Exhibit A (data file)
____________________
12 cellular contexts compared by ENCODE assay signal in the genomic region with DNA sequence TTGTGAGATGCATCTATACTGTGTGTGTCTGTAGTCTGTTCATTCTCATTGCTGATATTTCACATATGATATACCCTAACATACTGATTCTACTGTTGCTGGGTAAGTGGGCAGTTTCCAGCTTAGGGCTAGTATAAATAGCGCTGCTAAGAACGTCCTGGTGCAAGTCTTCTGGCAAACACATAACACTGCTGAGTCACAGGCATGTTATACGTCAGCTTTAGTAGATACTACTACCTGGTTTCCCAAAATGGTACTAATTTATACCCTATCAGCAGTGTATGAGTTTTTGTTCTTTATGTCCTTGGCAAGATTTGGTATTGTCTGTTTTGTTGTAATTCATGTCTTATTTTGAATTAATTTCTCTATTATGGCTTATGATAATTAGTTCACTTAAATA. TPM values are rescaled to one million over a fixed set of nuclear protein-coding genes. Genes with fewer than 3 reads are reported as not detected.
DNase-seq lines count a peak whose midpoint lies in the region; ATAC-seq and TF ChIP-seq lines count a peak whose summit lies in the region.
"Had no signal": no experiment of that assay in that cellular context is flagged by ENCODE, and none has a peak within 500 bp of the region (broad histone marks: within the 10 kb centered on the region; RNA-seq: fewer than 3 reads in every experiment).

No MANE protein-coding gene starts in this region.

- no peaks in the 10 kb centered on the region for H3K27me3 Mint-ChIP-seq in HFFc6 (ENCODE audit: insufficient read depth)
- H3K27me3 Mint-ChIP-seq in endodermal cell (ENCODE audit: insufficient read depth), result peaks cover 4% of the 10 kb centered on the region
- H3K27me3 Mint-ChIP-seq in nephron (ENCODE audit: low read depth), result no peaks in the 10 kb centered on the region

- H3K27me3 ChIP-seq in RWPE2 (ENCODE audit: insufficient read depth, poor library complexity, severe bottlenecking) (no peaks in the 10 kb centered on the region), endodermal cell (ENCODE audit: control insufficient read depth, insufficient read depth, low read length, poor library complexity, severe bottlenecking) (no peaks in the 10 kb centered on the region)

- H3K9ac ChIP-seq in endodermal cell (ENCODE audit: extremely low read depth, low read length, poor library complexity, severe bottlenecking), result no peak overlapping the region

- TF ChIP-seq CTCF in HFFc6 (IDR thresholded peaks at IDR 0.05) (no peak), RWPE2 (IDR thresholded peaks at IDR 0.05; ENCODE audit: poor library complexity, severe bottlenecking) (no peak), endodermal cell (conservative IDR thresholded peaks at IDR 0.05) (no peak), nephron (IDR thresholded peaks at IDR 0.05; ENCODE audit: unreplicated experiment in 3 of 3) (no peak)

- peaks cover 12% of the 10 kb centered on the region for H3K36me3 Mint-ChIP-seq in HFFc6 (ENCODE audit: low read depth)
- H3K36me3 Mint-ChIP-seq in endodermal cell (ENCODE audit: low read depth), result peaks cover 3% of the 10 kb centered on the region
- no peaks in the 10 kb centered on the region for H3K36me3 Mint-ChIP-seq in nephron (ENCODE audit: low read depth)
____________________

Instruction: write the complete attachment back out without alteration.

12 cellular contexts compared by ENCODE assay signal in the genomic region with DNA sequence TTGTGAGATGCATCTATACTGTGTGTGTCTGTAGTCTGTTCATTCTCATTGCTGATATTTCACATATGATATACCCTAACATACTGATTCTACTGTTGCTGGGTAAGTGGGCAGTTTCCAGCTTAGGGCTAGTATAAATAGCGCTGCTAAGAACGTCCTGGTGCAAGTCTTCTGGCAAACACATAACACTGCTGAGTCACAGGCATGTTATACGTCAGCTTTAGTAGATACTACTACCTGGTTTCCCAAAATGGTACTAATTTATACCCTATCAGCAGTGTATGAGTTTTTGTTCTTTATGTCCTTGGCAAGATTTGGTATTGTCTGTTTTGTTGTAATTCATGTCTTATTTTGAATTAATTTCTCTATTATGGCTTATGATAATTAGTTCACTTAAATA. TPM values are rescaled to one million over a fixed set of nuclear protein-coding genes. Genes with fewer than 3 reads are reported as not detected.
DNase-seq lines count a peak whose midpoint lies in the region; ATAC-seq and TF ChIP-seq lines count a peak whose summit lies in the region.
"Had no signal": no experiment of that assay in that cellular context is flagged by ENCODE, and none has a peak within 500 bp of the region (broad histone marks: within the 10 kb centered on the region; RNA-seq: fewer than 3 reads in every experiment).

No MANE protein-coding gene starts in this region.

- no peaks in the 10 kb centered on the region for H3K27me3 Mint-ChIP-seq in HFFc6 (ENCODE audit: insufficient read depth)
- H3K27me3 Mint-ChIP-seq in endodermal cell (ENCODE audit: insufficient read depth), result peaks cover 4% of the 10 kb centered on the region
- H3K27me3 Mint-ChIP-seq in nephron (ENCODE audit: low read depth), result no peaks in the 10 kb centered on the region

- H3K27me3 ChIP-seq in RWPE2 (ENCODE audit: insufficient read depth, poor library complexity, severe bottlenecking) (no peaks in the 10 kb centered on the region), endodermal cell (ENCODE audit: control insufficient read depth, insufficient read depth, low read length, poor library complexity, severe bottlenecking) (no peaks in the 10 kb centered on the region)

- H3K9ac ChIP-seq in endodermal cell (ENCODE audit: extremely low read depth, low read length, poor library complexity, severe bottlenecking), result no peak overlapping the region

- TF ChIP-seq CTCF in HFFc6 (IDR thresholded peaks at IDR 0.05) (no peak), RWPE2 (IDR thresholded peaks at IDR 0.05; ENCODE audit: poor library complexity, severe bottlenecking) (no peak), endodermal cell (conservative IDR thresholded peaks at IDR 0.05) (no peak), nephron (IDR thresholded peaks at IDR 0.05; ENCODE audit: unreplicated experiment in 3 of 3) (no peak)

- peaks cover 12% of the 10 kb centered on the region for H3K36me3 Mint-ChIP-seq in HFFc6 (ENCODE audit: low read depth)
- H3K36me3 Mint-ChIP-seq in endodermal cell (ENCODE audit: low read depth), result peaks cover 3% of the 10 kb centered on the region
- no peaks in the 10 kb centered on the region for H3K36me3 Mint-ChIP-seq in nephron (ENCODE audit: low read depth)